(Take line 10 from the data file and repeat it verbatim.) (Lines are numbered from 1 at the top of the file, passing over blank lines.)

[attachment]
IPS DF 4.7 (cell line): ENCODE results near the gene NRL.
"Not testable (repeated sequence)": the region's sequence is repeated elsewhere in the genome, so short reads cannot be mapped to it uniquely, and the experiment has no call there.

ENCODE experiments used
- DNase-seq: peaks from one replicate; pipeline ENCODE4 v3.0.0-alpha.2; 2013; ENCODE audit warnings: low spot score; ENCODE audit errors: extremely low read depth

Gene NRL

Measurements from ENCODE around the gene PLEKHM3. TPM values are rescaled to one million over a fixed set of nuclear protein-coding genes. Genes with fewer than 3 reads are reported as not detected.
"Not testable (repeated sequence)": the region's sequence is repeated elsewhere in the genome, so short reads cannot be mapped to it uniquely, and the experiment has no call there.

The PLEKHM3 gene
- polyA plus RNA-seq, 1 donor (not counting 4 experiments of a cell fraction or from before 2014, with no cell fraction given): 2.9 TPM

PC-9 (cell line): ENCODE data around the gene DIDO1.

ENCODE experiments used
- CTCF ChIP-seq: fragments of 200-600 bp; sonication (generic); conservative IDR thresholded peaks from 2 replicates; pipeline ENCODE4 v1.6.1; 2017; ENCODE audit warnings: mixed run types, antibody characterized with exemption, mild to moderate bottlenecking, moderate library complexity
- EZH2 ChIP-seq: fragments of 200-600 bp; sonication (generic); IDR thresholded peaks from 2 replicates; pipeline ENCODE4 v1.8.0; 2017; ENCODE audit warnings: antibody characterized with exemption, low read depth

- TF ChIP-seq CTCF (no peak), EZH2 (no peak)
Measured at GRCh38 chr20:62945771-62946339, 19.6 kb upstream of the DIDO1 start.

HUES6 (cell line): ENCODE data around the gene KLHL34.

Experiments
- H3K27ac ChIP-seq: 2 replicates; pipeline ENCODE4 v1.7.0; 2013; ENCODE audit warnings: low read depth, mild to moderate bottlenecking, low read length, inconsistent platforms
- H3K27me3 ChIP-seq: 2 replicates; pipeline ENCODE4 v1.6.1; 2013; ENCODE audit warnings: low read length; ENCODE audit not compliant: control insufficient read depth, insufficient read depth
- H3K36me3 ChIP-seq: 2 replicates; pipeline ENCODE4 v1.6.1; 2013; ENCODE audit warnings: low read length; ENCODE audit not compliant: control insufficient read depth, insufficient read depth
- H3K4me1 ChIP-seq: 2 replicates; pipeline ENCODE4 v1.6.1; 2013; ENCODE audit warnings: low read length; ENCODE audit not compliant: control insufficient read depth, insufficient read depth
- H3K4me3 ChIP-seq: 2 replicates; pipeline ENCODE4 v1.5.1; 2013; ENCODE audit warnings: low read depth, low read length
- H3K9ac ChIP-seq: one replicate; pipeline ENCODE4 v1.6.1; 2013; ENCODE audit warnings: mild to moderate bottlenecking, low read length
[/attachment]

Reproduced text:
PC-9 (cell line): ENCODE data around the gene DIDO1.